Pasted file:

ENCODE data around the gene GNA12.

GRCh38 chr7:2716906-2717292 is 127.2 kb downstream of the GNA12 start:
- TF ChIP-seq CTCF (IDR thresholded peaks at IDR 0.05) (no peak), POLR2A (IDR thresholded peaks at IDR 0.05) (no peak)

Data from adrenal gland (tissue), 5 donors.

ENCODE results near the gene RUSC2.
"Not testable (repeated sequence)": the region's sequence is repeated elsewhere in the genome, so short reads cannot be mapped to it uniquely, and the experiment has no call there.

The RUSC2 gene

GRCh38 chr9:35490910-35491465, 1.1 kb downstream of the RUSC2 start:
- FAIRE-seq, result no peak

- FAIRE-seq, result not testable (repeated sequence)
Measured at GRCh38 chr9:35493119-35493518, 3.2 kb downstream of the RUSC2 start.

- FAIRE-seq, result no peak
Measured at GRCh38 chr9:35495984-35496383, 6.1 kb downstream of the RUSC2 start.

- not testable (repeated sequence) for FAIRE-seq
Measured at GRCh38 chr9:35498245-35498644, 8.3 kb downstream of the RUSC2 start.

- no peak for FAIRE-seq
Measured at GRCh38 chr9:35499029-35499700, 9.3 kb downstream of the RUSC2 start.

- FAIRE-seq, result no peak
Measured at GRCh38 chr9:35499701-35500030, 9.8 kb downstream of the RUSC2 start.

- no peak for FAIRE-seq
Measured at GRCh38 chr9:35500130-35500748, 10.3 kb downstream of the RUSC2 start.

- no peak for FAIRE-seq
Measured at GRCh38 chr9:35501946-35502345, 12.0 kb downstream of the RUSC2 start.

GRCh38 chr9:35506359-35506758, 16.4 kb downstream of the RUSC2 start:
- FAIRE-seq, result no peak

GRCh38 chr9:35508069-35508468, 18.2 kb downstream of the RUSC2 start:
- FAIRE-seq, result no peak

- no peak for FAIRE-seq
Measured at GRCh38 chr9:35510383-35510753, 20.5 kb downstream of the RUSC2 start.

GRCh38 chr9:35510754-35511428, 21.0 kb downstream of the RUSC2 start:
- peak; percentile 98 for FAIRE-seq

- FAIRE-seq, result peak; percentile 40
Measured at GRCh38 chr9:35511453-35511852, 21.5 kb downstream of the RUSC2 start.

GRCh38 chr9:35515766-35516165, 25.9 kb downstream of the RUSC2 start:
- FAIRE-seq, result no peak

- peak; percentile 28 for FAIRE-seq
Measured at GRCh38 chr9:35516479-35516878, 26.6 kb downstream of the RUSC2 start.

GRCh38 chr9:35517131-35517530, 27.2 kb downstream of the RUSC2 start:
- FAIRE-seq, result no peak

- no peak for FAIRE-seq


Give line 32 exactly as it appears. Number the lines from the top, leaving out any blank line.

- FAIRE-seq, result peak; percentile 40